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In the tail end of the Old West, Marlin was still a new company. However, they were punching far out of their weight class with an innovative solid-framed lever action rifle in a variety of calibers for hunters, and homestead defenders alike. Today we simply remember it as the Model 93, and if you run across one for a good price, you are a lucky cowboy indeed.

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When John M. Marlin hung his shingle out for the first time in 1870, he spent the first decade of the company's history making revolvers and derringers (with two R's), as fitting his previous experience working for nearby Mr. Colt. Switching to lever-action long arms in 1881, the company started churning out a series of large and small frame 'Safety Repeating Rifles."

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Marlin consistently took on lever action giant Winchester, and in 1893, that company's John Browning-designed Model 1892 had just come out. Chambered for a variety of revolver-caliber rounds, Marlin stepped up to the plate with a new gun.


Tapping L.L Hepburn, Marlin's version of John Browning, to revamp his popular solid-top framed, side-ejecting Model 1889, and the designer created a new locking bolt system, which was patented (#502,489) in August 1893. This basic design would remain in one way or another in use by Marlin for the next hundred years. This stronger action allowed the new Model 1893 rifle to accommodate larger "big game" rounds such as the .25-36 Marlin, .32-40, and .38-55. The latter, with its fat 255-grain bullets, were capable of taking deer and bear out to 300-yards.

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(Photo by RIA)

Coupled with an impressive 11-shot tubular magazine, and a long (26-30 inch) barrel, the Model 93, as it soon was shortened to, was one of the most superb hunting rifles of its day. In a pinch, it could also keep desperados at a healthy distance away from the ranch if needed. They were still light enough, at 8-pounds, for field carry, while being strong enough for serious work.

Made with a simple straight stock and furniture sans checkering, the rifle's distinctive D-ring cocking lever and rounded semi-circle butt was attractive and functional. Deluxe engraved models with pistol grip stocks (with curved levers), octagonal or part-octagonal barrels were also made available, and some extremely nice examples of these remain out there. This was expanded to include checkering patterns and inlays of all kinds as well as tang sights to replace the "Rocky Mountain" sights that came standard, and the occasional brass-bodied telescope.


Hitting the market in late 1893, this was one of Marlin's most enduring designs of its early era. Annie Oakley even had one. The company made these in a staggering amount of variants including 6-pound carbine length guns (with 15-inch barrels and 5-shot magazines!), take-down models, and full-length target "Musket" models (with 32-inch barrels). The calibers were updated to include .30-.30WCF and .32 Winchester Spl.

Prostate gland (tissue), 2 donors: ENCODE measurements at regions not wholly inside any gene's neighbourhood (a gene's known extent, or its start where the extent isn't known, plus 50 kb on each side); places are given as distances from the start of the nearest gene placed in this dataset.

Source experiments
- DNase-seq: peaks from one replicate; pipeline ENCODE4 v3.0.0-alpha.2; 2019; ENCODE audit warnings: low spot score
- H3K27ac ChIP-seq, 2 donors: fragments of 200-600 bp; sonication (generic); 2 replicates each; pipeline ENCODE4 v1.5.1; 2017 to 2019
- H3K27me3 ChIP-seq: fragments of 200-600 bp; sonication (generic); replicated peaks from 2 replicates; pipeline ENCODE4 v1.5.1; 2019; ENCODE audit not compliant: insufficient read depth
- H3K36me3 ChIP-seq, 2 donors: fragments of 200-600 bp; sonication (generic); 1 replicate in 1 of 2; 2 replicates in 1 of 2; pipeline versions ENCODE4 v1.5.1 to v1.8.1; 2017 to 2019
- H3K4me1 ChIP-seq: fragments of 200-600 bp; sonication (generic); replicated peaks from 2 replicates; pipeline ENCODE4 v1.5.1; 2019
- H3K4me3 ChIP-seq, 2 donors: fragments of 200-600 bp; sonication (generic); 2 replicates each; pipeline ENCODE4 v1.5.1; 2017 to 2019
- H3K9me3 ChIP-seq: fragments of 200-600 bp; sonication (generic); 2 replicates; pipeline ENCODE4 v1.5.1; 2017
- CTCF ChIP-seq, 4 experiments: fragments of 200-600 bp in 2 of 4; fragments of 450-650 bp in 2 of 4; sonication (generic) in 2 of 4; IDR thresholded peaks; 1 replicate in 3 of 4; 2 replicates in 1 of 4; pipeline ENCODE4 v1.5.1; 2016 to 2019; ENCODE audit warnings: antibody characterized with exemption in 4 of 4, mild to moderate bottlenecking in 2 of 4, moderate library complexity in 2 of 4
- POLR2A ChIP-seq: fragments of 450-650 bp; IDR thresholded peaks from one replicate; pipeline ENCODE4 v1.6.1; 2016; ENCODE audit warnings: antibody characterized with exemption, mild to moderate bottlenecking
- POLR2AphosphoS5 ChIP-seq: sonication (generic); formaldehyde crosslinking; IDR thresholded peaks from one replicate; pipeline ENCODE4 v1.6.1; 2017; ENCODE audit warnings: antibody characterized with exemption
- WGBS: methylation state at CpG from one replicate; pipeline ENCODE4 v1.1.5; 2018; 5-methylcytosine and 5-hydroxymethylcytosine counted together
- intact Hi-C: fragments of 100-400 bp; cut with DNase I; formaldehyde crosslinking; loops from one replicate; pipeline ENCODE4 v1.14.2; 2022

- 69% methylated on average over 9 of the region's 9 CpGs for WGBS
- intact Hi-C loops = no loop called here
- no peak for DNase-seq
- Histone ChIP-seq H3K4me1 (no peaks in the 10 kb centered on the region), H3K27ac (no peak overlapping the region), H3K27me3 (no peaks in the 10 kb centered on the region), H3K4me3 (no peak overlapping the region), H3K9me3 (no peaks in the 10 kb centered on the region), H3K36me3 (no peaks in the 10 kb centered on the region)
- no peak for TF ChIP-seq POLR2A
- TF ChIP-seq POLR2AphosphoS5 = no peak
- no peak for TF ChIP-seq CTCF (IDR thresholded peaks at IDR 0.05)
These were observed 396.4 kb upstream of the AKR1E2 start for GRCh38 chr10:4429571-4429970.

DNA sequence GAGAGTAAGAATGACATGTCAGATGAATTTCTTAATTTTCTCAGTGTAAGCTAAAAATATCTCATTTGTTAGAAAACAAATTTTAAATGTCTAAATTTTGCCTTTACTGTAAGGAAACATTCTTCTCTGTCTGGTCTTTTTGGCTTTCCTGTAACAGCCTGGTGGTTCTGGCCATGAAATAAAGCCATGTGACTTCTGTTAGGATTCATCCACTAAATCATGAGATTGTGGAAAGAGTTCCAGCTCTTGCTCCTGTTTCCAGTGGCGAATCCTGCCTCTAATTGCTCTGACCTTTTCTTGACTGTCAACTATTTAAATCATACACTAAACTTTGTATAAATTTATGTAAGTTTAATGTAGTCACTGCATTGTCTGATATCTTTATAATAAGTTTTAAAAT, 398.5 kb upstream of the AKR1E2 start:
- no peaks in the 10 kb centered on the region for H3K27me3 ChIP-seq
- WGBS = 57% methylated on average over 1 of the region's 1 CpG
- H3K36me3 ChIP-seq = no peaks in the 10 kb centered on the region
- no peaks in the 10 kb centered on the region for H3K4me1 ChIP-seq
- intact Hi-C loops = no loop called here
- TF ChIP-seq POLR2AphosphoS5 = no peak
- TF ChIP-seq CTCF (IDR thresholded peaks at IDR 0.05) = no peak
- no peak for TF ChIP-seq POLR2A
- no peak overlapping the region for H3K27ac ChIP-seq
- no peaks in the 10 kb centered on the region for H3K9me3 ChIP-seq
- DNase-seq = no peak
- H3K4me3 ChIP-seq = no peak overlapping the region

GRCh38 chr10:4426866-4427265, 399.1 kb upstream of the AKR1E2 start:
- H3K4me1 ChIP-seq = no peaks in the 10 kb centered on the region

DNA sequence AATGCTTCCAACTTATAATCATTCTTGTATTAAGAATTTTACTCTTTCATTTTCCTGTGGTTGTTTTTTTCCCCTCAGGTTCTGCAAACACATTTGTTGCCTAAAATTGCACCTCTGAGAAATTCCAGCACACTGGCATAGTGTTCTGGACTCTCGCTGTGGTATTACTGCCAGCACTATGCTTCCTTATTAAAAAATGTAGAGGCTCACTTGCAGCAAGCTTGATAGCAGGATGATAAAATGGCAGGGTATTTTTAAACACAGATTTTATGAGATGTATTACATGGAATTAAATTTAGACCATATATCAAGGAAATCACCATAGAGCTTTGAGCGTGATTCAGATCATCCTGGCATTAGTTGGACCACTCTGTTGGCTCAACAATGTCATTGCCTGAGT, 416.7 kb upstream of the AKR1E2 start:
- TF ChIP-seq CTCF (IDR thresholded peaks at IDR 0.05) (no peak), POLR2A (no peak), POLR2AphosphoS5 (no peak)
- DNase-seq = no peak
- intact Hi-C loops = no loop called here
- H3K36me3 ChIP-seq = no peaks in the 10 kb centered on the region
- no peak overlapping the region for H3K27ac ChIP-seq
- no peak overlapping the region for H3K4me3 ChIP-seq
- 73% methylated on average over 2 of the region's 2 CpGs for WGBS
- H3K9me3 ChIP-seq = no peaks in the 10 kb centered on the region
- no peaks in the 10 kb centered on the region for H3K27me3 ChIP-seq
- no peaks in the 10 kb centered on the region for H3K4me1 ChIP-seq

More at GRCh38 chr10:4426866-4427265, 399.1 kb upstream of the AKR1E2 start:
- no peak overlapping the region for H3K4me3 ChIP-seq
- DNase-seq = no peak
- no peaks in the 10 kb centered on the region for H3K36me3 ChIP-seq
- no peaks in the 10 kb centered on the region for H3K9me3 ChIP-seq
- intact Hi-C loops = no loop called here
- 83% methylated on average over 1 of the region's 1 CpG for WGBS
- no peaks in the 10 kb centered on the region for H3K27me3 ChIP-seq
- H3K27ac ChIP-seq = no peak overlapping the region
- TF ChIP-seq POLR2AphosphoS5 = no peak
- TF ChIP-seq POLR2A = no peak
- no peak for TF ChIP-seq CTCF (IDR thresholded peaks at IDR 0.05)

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(Takedown Model 93 Carbine with pistol grip stock, curved lever, Lyman tang sight. Photo by RIA)

Then, after 1905, versions came out with better metallurgy to allow for smokeless cartridges.

During WWI, production was halted briefly so that Marlin could make machineguns for the military, and resumed in 1922. However, it was finally discontinued in 1935, after some four decades of continuous production. Legend has it that some guns were still assembled from leftover parts as late as 1937 (out of serial number range-to the despair of collectors).

Getting your own

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Klaus Kinski in the Clint Eastwood classic 1965 Italian spaghetti western For a Few Dollars More with a Marlin 1893. Photo by IMFDB

Bottom line is these guns are some of the most collectable JM-marked rifles out there. All constructed by hand in North Haven in the old days, they are functional works of art. While some common models in poor "in the white" but still working condition can be found for as low as $700, the prices go up from there dramatically with early "1893" marked guns, carbines, and Sports Carbines (SC) being among the most sought after.

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(Model 93 SC. These guns, especally in 30.30, are still legitimate deer-getters.)

Engraved models can bring anywhere from $1500 to $6,000. Beware of guns that have been molested by being reblued, or bubba'd up far beyond what they came from the factory. These rifles rarely bring over $500-$600.

Remember, unless you have rust and/or pitting issues, it's generally better to get a gun with little case color left than one that has been reblued, especially by an amateur.

Consult Brophy and the various serial number databases to try to ascertain just what variant of the 1893/93 that you have.

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Note that pre-1905 guns were designed to fire black powder loads only with more modern guns being marked, "Special Smokeless Steel" on the barrel. Even with these newer guns, keep in mind that the youngest M93 on the market is 79-years old and a competent gunsmith should inspect all of these before attempting to shoot.

Still, if you find one in good condition, for what you feel as the right price, jump on it.
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